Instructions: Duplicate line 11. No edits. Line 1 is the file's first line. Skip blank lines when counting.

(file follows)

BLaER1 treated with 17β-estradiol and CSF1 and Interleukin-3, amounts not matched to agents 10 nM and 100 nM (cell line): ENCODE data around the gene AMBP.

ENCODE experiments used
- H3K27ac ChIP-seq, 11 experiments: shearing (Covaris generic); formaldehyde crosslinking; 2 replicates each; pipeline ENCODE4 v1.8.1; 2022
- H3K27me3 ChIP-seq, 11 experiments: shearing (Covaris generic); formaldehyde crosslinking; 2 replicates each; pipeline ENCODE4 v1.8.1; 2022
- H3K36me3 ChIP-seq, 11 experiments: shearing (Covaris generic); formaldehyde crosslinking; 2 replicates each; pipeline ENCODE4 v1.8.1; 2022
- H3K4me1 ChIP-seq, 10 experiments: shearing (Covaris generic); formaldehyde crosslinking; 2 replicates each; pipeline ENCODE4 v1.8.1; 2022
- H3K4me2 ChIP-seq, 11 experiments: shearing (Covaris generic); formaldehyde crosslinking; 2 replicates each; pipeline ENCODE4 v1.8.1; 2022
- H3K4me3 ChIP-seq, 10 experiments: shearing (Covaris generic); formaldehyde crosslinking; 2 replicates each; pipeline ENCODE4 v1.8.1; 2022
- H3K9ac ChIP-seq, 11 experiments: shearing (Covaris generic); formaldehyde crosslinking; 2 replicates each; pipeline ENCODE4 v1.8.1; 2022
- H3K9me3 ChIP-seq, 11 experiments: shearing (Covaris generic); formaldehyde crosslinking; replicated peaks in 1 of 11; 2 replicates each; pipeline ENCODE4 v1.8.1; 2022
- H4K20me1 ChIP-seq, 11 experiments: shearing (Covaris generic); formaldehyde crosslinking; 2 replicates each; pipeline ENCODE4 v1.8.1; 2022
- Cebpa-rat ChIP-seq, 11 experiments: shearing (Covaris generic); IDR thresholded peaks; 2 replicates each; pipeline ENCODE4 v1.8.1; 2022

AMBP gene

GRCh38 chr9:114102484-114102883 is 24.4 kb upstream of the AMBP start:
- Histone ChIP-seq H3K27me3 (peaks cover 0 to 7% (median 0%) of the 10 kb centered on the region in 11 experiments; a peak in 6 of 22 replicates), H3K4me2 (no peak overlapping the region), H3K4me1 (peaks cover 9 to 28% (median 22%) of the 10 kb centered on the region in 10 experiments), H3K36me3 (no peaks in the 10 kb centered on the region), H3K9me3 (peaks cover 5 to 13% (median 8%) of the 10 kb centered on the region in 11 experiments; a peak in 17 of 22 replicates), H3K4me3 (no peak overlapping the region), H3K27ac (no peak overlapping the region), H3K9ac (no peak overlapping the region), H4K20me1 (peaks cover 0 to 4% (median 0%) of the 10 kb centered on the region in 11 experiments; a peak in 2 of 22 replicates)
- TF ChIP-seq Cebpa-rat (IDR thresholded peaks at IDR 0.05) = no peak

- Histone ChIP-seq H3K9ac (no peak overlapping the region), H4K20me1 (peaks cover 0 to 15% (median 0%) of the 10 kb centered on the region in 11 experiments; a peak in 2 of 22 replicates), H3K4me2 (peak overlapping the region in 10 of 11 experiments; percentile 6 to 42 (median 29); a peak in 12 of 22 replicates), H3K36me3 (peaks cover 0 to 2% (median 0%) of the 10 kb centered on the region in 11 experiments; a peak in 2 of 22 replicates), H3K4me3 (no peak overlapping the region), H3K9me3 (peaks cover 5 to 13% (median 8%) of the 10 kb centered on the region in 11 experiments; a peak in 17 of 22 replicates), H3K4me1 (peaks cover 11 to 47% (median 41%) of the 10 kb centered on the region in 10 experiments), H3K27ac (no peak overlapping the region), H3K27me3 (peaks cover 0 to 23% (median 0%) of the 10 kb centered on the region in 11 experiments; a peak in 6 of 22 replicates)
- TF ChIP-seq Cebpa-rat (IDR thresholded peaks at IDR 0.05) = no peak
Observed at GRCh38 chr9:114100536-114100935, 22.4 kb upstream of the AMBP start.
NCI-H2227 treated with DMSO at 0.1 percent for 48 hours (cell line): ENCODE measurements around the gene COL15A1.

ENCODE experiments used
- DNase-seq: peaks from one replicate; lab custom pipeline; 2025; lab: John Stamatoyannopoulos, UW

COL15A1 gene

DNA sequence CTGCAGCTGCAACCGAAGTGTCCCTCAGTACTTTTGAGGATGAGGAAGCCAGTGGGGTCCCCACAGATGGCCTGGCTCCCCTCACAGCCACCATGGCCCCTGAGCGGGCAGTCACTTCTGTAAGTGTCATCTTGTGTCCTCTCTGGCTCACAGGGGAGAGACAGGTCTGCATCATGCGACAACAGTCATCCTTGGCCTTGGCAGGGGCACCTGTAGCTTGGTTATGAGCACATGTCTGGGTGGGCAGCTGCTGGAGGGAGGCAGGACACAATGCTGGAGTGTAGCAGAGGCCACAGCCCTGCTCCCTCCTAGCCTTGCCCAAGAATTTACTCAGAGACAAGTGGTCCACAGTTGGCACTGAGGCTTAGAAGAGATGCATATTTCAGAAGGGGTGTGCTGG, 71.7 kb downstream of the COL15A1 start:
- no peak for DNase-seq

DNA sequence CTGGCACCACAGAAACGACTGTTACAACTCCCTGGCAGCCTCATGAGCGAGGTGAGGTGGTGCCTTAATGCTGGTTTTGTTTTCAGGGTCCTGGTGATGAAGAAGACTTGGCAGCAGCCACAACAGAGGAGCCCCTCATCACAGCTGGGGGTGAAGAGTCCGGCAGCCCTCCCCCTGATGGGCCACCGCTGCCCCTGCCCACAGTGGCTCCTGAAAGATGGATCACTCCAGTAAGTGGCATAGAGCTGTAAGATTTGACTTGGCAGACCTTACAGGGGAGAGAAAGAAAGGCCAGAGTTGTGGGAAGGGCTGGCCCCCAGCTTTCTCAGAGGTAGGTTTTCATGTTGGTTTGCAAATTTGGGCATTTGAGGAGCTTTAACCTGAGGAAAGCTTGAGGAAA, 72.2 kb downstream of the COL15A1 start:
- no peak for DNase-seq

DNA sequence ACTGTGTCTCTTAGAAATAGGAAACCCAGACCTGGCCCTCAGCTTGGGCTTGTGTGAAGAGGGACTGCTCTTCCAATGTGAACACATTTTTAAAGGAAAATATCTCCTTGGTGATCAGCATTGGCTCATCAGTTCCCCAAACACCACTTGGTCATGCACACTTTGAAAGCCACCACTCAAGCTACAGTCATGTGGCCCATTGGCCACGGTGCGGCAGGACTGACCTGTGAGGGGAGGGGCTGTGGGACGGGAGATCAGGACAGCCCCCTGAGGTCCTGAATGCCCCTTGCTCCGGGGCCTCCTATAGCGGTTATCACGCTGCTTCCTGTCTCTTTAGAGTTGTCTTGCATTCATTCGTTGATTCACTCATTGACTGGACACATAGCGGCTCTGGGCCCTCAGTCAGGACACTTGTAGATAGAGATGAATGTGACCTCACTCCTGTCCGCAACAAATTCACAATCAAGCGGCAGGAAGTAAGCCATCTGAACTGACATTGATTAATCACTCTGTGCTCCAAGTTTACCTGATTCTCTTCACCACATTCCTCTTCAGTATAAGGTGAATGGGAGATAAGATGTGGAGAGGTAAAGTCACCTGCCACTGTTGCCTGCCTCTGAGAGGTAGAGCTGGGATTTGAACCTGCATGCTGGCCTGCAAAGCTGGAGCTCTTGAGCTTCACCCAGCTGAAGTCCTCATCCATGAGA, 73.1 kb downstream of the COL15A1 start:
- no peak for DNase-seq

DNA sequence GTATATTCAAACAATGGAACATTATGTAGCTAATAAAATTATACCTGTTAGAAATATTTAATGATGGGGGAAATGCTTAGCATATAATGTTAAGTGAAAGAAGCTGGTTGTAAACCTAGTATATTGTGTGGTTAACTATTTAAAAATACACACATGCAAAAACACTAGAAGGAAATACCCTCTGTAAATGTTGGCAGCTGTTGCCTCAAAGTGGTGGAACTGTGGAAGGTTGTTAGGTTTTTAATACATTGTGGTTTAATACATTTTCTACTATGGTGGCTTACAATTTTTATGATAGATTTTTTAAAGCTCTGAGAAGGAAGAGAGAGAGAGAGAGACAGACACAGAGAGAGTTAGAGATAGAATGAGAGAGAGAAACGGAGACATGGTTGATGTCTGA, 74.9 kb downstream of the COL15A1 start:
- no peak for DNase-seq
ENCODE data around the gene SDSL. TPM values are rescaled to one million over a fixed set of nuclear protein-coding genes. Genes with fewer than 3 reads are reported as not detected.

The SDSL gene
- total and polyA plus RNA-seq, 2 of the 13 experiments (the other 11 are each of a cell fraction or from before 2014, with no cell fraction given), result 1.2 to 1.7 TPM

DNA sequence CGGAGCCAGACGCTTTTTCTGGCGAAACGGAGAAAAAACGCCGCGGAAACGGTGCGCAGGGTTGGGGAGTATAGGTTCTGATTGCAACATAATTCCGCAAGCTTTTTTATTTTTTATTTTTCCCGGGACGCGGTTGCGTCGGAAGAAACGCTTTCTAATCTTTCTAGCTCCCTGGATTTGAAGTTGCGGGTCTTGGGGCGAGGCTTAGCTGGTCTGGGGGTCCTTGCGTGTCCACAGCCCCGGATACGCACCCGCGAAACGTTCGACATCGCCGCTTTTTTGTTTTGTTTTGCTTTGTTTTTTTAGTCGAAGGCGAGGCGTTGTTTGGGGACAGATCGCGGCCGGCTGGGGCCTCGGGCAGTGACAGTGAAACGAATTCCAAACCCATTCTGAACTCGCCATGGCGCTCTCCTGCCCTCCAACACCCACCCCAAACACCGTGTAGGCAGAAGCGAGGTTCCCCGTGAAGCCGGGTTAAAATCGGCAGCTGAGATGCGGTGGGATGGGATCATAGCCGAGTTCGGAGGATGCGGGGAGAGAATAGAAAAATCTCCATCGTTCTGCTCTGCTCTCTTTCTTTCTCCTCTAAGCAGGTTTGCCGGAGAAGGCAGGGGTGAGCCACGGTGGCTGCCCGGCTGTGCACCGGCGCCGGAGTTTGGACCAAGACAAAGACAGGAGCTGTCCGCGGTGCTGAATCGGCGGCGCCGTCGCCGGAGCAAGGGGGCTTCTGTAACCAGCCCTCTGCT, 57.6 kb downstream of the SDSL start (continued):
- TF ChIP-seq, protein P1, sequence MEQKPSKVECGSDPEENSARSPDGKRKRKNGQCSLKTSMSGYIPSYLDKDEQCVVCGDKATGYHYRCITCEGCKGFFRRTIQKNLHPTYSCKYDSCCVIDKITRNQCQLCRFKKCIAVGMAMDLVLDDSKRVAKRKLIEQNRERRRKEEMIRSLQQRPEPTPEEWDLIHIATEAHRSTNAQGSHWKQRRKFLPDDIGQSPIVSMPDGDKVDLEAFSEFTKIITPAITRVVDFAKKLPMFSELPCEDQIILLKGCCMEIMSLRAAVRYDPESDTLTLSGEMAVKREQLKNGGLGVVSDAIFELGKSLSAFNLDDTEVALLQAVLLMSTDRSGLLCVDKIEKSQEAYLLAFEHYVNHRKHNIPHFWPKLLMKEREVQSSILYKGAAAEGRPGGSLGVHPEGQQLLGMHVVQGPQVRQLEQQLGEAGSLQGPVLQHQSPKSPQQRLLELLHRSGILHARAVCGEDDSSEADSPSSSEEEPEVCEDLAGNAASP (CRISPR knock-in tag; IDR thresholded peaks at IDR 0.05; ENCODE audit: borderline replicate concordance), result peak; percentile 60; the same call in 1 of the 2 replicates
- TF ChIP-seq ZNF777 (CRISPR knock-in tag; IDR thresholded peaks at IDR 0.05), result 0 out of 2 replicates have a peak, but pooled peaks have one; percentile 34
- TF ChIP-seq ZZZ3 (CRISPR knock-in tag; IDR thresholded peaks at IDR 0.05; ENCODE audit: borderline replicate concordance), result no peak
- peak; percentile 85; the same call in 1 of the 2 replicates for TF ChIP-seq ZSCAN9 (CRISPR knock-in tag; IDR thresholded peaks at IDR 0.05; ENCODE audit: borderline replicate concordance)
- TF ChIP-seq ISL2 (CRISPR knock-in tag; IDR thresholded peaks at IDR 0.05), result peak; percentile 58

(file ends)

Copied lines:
- H4K20me1 ChIP-seq, 11 experiments: shearing (Covaris generic); formaldehyde crosslinking; 2 replicates each; pipeline ENCODE4 v1.8.1; 2022